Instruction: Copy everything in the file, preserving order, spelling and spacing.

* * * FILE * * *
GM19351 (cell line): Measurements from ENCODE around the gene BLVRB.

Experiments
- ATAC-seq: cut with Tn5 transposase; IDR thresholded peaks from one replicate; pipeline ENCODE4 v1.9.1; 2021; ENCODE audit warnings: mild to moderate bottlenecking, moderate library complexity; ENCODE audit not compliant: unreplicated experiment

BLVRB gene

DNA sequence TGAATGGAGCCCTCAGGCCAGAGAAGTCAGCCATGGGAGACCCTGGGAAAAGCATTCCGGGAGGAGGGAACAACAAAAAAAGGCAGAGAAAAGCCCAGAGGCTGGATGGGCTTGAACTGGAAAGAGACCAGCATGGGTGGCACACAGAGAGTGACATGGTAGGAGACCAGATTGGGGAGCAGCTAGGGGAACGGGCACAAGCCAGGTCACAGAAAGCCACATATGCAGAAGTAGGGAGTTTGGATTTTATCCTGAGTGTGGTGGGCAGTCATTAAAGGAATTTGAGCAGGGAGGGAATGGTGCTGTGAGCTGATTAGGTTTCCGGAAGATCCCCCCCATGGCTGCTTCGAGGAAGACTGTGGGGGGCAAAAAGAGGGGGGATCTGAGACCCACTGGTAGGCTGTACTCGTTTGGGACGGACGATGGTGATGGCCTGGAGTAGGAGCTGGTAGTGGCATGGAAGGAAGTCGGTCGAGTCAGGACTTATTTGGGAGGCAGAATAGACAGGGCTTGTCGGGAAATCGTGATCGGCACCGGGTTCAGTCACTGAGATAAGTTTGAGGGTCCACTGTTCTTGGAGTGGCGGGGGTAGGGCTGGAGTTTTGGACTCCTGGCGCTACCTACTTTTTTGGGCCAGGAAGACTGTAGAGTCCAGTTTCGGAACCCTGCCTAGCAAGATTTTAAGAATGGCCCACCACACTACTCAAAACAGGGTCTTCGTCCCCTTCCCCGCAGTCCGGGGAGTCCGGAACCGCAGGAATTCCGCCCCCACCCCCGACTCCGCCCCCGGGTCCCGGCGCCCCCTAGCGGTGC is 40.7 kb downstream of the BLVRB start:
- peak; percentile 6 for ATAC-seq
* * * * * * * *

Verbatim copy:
GM19351 (cell line): Measurements from ENCODE around the gene BLVRB.

Experiments
- ATAC-seq: cut with Tn5 transposase; IDR thresholded peaks from one replicate; pipeline ENCODE4 v1.9.1; 2021; ENCODE audit warnings: mild to moderate bottlenecking, moderate library complexity; ENCODE audit not compliant: unreplicated experiment

BLVRB gene

DNA sequence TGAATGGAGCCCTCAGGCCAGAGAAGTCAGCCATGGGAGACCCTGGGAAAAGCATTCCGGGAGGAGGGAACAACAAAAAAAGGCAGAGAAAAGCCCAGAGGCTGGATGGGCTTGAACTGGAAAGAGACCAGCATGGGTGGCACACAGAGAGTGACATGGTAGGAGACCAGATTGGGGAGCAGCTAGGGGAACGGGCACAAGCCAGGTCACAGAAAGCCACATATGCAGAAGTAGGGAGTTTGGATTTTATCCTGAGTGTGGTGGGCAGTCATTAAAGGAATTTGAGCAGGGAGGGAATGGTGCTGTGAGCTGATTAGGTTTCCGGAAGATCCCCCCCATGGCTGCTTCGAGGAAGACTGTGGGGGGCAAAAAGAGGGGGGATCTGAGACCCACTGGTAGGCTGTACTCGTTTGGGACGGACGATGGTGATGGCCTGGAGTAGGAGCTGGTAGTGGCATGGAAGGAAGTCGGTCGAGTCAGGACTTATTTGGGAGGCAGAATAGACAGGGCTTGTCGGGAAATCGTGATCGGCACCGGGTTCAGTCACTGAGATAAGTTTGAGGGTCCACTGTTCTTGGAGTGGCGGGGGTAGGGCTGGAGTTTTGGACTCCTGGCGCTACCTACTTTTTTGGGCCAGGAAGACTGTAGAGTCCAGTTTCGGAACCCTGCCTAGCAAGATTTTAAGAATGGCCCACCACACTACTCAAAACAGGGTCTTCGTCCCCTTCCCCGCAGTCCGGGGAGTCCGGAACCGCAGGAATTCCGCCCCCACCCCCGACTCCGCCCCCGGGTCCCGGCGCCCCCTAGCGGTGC is 40.7 kb downstream of the BLVRB start:
- peak; percentile 6 for ATAC-seq